Mechanical disuse will bias bone marrow stromal cells towards adipogenesis, ultimately compromising the regenerative capacity of the stem cell pool and impeding the rapid and full recovery of bone morphology. Here, it was tested whether brief daily exposure to high-frequency, low-magnitude vibrations can preserve the marrow environment during disuse and enhance the initiation of tissue recovery upon reambulation. Male C57BL/6J mice were subjected to hindlimb unloading (HU, n = 24), HU interrupted by weight-bearing for 15 min/d (HU+SHAM, n = 24), HU interrupted by low-level whole body vibrations (0.2 g, 90 Hz) for 15 min/d (HU+VIB, n = 24), or served as age-matched controls (AC, n = 24). Following 3 w of disuse, half of the mice in each group were released for 3 w of reambulation (RA), while the others were sacrificed. RA+VIB mice continued to receive vibrations for 15 min/d while RA+SHAM continued to receive sham loading. After disuse, HU+VIB mice had a 30% greater osteogenic marrow stromal cell population, 30% smaller osteoclast surface, 76% greater osteoblast surface but similar trabecular bone volume fraction compared to HU. After 3 w of reambulation, trabecular bone of RA+VIB mice had a 30% greater bone volume fraction, 51% greater marrow osteoprogenitor population, 83% greater osteoblast surfaces, 59% greater bone formation rates, and a 235% greater ratio of bone lining osteoblasts to marrow adipocytes than RA mice. A subsequent experiment indicated that receiving the mechanical intervention only during disuse, rather than only during reambulation, was more effective in altering trabecular morphology. These data indicate that the osteogenic potential of bone marrow cells is retained by low-magnitude vibrations during disuse, an attribute which may have contributed to an enhanced recovery of bone morphology during reambulation.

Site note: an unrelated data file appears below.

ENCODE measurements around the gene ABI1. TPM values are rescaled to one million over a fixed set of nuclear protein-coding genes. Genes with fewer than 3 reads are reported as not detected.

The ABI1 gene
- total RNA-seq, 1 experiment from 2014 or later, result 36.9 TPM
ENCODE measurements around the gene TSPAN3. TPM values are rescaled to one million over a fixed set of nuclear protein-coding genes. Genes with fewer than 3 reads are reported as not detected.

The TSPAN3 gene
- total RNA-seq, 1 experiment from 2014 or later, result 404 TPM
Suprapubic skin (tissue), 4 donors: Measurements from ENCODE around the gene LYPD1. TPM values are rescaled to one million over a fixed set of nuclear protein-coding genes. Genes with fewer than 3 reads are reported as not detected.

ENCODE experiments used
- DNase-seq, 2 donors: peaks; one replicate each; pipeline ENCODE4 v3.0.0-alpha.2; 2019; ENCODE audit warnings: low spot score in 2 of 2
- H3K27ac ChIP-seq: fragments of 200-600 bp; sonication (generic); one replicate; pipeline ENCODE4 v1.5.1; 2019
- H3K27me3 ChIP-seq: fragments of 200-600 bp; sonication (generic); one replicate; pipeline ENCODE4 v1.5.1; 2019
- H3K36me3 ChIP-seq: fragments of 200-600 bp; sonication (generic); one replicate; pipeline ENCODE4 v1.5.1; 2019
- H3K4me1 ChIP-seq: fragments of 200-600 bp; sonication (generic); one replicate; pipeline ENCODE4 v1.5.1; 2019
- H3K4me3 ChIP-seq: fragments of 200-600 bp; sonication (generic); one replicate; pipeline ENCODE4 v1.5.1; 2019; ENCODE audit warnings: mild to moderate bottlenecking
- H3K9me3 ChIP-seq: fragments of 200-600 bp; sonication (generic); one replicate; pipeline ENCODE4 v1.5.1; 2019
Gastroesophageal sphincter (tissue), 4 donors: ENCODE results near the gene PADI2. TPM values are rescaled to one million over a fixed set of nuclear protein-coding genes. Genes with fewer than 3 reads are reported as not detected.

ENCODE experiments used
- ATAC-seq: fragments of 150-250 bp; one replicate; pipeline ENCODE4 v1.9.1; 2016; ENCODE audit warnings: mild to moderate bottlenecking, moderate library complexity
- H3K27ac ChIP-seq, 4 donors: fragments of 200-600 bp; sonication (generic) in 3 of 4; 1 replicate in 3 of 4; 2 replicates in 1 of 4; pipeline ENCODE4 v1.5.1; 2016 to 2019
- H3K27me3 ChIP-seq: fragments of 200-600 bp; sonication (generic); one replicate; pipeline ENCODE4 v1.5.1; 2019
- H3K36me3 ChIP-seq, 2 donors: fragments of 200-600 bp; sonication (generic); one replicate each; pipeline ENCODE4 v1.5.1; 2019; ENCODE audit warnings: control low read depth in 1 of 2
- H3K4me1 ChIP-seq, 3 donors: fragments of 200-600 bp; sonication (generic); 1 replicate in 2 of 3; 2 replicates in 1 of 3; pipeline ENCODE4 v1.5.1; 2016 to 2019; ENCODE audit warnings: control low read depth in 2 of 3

Local Adaptation of Aboveground Herbivores towards Plant Phenotypes Induced by Soil Biota:

Soil biota may trigger strong physiological responses in plants and consequently induce distinct phenotypes. Plant phenotype, in turn, has a strong impact on herbivore performance. Here, we tested the hypothesis that aboveground herbivores are able to adapt to plant phenotypes induced by soil biota. We bred spider mites for 15 generations on snap beans with three different belowground biotic interactions: (i) no biota (to serve as control), (ii) arbuscular mycorrhizal fungi and (ii) root-feeding nematodes. Subsequently, we conducted a reciprocal selection experiment using these spider mites, which had been kept on the differently treated plants. Belowground treatments induced changes in plant biomass, nutrient composition and water content. No direct chemical defence through cyanogenesis was detected in any of the plant groups. Growth rates of spider mites were higher on the ecotypes on which they were bred for 15 generations, although the statistical significance disappeared for mites from the nematode treatment when corrected for all multiple comparisons. These results demonstrate that belowground biota may indeed impose selection on the aboveground insect herbivores mediated by the host plant. The observed adaptation was driven by variable quantitative changes of the different separately studied life history traits (i.e. fecundity, longevity, sex-ratio, time to maturity).

Heterogeneity of Glia in the Retina and Optic Nerve of Birds and Mammals: